House Garden Growth
Democrats Eye Gains in Several New Jersey Congressional Districts
Garden State Democrats have high hopes of growing their majority in the state’s Congressional delegation, and some party operatives are going so far as to claim that four of the six Republican districts in New Jersey are in play this cycle.
But knocking off two-thirds of the Garden State’s GOP delegation would be a bit of a stretch, especially after no New Jersey House incumbent lost a seat in 2006, a cycle that GOP party officials readily will admit was the worst environment for Republicans in a very long time.
More realistic projections would probably put two GOP districts in play for now: the 7th, held by four-term Rep. Mike Ferguson, and the 3rd, which is held by 13-term Rep. Jim Saxton.
Ferguson represents a narrowly divided north-central district where President Bush only finished 20,000 votes ahead of Sen. John Kerry (D-Mass.) in 2004. More importantly, Ferguson is facing a rematch with state Assemblywoman Linda Stender (D), who narrowly lost to Ferguson by less than 3,000 votes last year.
As one New Jersey operative said last week, “Stender, with virtually no help from the [Democratic Congressional Campaign Committee] last time, came within a few thousand votes or so of beating [Ferguson] based purely on the issue of the war. Since then you have more and more people turning against the war than were even turning against it a year ago. The DCCC will be playing this year, which they weren’t last time and meanwhile Ferguson continues to support the war and the president every step of the way.”
Meanwhile Saxton’s 3rd district was even more evenly split in the 2004 presidential election, with Bush narrowly winning the district 51 percent to 49 percent. And while Saxton won the district by 17 points in 2006 he now faces state Sen. John Adler, who DCCC officials have described as a top-tier challenger and someone who can raise the money necessary to compete in the expensive media markets that surround New Jersey.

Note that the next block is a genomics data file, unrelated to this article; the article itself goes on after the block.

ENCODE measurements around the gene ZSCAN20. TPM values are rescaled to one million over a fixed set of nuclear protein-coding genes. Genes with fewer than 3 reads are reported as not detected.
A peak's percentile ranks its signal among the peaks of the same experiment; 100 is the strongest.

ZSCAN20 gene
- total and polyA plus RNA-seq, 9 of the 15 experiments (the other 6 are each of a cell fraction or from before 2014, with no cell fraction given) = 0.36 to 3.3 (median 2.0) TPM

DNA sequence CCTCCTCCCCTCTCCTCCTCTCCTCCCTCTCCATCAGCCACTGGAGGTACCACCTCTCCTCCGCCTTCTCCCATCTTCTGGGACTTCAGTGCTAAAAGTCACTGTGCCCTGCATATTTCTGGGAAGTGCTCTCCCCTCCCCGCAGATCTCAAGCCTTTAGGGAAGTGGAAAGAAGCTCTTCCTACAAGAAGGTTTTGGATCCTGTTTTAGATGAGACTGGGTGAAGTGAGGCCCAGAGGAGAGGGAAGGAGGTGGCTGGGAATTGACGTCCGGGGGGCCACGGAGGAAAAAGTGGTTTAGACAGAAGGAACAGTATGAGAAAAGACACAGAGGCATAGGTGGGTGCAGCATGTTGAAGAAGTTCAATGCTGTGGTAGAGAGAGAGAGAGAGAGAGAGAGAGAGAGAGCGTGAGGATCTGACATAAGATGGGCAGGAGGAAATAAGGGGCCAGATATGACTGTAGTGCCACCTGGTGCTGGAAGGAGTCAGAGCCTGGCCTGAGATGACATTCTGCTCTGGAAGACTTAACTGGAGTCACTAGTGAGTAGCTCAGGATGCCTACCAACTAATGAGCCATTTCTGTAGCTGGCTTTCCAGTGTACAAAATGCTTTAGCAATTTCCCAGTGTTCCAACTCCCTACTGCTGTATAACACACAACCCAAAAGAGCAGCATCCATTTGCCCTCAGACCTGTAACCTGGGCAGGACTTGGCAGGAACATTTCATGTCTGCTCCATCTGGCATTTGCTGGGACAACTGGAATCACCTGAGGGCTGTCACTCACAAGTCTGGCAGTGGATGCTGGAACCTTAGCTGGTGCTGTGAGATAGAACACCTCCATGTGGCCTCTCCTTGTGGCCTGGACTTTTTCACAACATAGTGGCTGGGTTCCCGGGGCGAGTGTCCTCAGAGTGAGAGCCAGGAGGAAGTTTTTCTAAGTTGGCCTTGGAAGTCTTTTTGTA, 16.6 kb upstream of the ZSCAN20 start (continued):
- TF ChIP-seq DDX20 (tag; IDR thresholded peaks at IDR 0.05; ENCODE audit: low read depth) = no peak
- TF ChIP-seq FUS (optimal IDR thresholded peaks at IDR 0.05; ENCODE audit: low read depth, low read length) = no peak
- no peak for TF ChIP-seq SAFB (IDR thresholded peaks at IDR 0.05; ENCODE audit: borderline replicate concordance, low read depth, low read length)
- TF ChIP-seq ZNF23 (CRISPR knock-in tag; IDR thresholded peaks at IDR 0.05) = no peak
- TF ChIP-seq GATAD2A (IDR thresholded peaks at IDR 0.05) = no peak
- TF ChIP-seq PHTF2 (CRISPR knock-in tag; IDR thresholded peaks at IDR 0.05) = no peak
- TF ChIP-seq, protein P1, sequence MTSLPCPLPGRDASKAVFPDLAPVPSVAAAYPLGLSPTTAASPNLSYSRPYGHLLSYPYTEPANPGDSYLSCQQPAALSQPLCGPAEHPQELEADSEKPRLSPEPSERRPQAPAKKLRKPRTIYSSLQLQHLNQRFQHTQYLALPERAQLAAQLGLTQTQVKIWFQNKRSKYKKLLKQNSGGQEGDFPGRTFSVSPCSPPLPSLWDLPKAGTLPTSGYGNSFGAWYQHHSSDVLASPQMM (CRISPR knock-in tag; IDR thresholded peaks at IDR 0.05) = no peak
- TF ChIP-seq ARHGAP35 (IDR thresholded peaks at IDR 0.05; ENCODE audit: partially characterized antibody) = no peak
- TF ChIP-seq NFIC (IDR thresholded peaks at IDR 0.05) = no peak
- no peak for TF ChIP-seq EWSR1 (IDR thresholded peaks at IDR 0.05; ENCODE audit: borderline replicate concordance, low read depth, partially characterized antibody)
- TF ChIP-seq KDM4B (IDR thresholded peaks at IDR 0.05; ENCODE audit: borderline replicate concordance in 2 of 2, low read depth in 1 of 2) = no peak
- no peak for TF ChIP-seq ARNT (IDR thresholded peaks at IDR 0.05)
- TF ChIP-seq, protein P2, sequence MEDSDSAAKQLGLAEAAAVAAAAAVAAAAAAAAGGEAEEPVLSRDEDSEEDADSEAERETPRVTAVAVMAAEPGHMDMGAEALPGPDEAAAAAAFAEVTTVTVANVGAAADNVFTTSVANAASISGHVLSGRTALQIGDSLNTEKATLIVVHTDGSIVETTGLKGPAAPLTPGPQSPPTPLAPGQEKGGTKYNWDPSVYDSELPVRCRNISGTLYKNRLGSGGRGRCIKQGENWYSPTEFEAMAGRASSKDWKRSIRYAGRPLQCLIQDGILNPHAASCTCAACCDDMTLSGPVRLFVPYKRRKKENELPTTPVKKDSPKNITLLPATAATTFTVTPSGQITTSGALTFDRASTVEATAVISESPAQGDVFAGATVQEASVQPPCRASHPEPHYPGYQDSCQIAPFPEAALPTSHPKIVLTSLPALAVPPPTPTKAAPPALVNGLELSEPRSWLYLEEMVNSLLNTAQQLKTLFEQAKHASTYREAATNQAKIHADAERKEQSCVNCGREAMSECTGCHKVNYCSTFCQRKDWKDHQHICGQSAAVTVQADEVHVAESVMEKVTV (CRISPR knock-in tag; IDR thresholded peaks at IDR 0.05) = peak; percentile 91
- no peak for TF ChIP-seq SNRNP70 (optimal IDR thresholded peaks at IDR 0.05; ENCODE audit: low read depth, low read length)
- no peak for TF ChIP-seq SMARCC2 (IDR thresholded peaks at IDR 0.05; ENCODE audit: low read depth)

Adler officially announced his intent to take on Saxton on Sept. 20 and brought more than $190,000 with him to the race from a Senate campaign fund he opened in 2003. He raised close to $40,000 in the ensuing 10 days leading up to the Sept. 30 Federal Election Commission filing deadline.
“Adler is a clear star, he is a very bright guy and he’s been waiting for the right time to run and I don’t think funding will be an issue for him both internally and certainly I think the DCCC will be helping,” said Brad Lawrence, a Democratic political consultant in the Garden State.
But Saxton’s 2006 campaign manager Jeff Sagnip said the DCCC and Garden State Democrats are giving in to a lot of “wishful thinking” after the state’s six GOP Members were able to weather the storm of 2006. Sagnip said he fully expects the DCCC to spend more money on the the state in 2008 but that it simply will be “money down the drain” from a committee that is overreaching.
In Saxton’s race, Sagnip pointed out that Adler and the Congressman faced off once before, in 1990 — before the district was redrawn and before Adler was in the Legislature — and Saxton won by 19 points. Sagnip said Adler still isn’t a known commodity outside his Cherry Hill base and faces “a significant name identity challenge.”